Get-ADUserBy default the command will return the ten properties of the user object displayed in above screenshot. If you need to return additional properties you need to use -properties parameter.

For Example, Get-ADuser -Filter * -Properties Manager will return Manager Property in addition to the ten default properties.

You may add multiple properties with -Properties parameter, for example.
Get-ADuser -Filter * -Properties Manager,DisplayName,Company

Open in new window

To return the objects with all properties:
Get-ADuser -Filter * -Properties *

Open in new window

To return all users from a specific Organizational Unit (OU):
Get-ADuser -Filter * -SearchBase "OU=Users,OU=HQ,DC=Max,DC=com"

Open in new window

To save the result to a csv file, you can use the Export-Csv command.
Get-ADuser -Filter * -Properties Manager,DisplayName,Company -SearchBase "OU=Users,OU=HQ,DC=Max,DC=com" | Export-csv C:\report.csv

Open in new window

To select specific properties while exporting, you can use Select-Object command. Following command only export the properties 'Manager,DisplayName,Company' of all user objects to a csv file.
Get-ADuser -Filter * -Properties Manager,DisplayName,Company -SearchBase "OU=Users,OU=HQ,DC=Max,DC=com" | Select-Object Manager,DisplayName,Company  | Export-csv C:\report.csv

Open in new window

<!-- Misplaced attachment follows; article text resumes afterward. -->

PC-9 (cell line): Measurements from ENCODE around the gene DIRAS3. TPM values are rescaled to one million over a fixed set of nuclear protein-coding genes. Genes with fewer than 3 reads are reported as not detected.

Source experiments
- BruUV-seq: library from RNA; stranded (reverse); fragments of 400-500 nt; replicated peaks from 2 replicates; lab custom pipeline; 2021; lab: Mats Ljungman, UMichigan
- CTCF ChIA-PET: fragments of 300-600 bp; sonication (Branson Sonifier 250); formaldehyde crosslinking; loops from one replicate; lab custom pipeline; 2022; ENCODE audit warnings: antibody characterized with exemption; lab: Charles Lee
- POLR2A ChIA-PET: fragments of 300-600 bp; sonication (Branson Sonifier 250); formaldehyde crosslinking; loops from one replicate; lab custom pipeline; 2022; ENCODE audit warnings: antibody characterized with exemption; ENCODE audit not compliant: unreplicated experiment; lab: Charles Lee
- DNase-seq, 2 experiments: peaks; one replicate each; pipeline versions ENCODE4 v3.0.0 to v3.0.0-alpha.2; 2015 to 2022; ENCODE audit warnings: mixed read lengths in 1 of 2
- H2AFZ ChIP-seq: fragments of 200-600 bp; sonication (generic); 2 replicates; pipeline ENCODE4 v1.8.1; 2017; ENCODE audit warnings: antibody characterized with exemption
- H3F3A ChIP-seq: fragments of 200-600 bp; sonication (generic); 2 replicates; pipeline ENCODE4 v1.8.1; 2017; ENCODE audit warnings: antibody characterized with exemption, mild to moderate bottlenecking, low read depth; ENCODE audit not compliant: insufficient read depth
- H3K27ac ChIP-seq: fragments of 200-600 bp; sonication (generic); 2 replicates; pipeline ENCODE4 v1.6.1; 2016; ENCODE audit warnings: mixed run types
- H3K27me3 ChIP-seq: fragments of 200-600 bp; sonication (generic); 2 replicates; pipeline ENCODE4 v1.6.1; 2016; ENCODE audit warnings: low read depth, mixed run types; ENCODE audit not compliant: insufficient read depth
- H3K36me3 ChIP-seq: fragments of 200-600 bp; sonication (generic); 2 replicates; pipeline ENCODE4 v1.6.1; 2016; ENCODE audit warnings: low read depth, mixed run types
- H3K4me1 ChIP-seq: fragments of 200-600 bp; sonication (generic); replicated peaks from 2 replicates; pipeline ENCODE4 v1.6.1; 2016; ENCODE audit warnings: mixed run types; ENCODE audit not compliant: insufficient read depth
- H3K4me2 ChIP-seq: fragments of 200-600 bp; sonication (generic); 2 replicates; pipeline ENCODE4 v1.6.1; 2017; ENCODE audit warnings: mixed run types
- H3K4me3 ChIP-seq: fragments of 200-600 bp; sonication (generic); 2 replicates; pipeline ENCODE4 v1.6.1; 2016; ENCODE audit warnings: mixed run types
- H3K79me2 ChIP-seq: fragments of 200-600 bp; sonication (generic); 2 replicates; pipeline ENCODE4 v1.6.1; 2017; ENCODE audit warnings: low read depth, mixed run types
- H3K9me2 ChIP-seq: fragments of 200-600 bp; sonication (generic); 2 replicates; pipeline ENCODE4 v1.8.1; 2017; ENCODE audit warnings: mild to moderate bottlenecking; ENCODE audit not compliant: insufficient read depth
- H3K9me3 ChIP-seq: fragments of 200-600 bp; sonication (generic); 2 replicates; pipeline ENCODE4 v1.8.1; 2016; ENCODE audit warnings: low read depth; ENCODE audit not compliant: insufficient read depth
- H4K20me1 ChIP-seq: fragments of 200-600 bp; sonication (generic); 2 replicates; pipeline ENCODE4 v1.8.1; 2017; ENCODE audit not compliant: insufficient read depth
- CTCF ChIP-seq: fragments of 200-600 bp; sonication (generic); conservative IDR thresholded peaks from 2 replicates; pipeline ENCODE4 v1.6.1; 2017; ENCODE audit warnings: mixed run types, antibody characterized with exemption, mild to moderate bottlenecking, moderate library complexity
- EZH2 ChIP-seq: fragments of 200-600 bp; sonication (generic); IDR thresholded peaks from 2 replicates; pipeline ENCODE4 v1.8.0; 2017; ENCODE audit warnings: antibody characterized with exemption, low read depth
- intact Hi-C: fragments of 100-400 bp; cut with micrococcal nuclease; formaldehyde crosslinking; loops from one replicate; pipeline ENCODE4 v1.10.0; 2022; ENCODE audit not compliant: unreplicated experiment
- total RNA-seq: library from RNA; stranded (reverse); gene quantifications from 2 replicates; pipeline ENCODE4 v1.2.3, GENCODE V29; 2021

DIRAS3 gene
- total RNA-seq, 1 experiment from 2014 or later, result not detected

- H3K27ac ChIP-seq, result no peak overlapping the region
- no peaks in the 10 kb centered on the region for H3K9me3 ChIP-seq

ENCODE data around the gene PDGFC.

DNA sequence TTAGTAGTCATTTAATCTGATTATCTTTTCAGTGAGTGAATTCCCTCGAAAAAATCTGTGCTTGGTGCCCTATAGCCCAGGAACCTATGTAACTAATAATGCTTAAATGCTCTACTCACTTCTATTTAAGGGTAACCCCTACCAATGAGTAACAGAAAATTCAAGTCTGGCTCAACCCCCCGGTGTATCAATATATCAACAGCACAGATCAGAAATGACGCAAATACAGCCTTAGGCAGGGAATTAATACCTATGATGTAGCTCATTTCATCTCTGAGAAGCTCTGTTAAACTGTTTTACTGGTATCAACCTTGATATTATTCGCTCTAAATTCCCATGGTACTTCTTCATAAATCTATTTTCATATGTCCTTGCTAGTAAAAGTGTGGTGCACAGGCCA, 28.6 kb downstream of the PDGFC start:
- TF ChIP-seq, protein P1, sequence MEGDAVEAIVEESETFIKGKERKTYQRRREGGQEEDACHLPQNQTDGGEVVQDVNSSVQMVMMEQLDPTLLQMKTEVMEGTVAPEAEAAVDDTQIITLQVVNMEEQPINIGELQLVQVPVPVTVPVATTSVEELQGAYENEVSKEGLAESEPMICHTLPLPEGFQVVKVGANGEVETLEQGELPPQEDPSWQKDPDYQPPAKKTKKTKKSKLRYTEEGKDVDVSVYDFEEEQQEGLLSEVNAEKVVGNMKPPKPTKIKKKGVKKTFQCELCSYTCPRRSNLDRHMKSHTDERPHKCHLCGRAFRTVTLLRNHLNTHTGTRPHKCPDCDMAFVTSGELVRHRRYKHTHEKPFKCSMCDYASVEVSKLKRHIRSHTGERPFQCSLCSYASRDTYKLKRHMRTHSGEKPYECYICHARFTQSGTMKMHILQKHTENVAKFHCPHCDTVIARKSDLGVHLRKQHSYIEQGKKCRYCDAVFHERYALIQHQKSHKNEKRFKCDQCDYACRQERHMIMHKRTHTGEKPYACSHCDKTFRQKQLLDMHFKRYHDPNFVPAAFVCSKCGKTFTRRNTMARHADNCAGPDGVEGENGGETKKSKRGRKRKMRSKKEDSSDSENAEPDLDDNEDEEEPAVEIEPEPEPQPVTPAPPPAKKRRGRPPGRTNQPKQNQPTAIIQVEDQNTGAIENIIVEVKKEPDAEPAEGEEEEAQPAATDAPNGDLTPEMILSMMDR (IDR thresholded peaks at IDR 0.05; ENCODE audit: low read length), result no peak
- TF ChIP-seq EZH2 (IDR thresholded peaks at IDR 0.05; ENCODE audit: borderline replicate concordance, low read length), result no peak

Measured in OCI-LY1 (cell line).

You can use the –Filter parameter to filter the objects. The following command will return the user objects which Company set as ‘Expert Exchange’
Get-ADUser -Filter {Company -eq "Expert Exchange"}

Open in new window

To read more about –Filter use following command.
Get-Help about_ActiveDirectory_Filter -Full

Open in new window

Another option to filter the result is to use Where-Object command. Following command will return the user objects which Company set as ‘Expert Exchange’
Get-ADUser –Filter * |  Where-Object {$_.Company -eq "Expert Exchange"}

Open in new window

Following command will display all user account which does not have the Company attribute value set.
Get-ADUser –Filter * |  Where-Object {$_.Company -eq $null}

Open in new window

The cmdlets also support Ldap filter via the -LdapFilter parameter..

You can refer following articles for more information
Active Directory Powershell – Advanced Filter
Active Directory Powershell – Advanced Filter (Part – II)

That's all for now. See you in next article..
Note :
I appreciate the time you took to read my article, please leave your valuable feedback. Thanks in advance!..

Reference :
Get-Help : http://technet.microsoft.com/en-us/library/ee176848.aspx
Get-Module : http://technet.microsoft.com/en-us/library/hh849700.aspx
AD Cmdlets : http://technet.microsoft.com/en-us/library/ee617195.aspx
Get-ADUser : http://technet.microsoft.com/en-us/library/ee617241.aspx
Export-Csv : http://technet.microsoft.com/en-us/library/ee176825.aspx
Where-Object : http://technet.microsoft.com/en-us/library/ee177028.aspx

If you would like to read the other part/s in this article series please go to:
Active Directory module PowerShell cmdlets : Part 2
Ask questions about what you read
If you have a question about something within an article, you can receive help directly from the article author. Experts Exchange article authors are available to answer questions and further the discussion.
Get 7 days free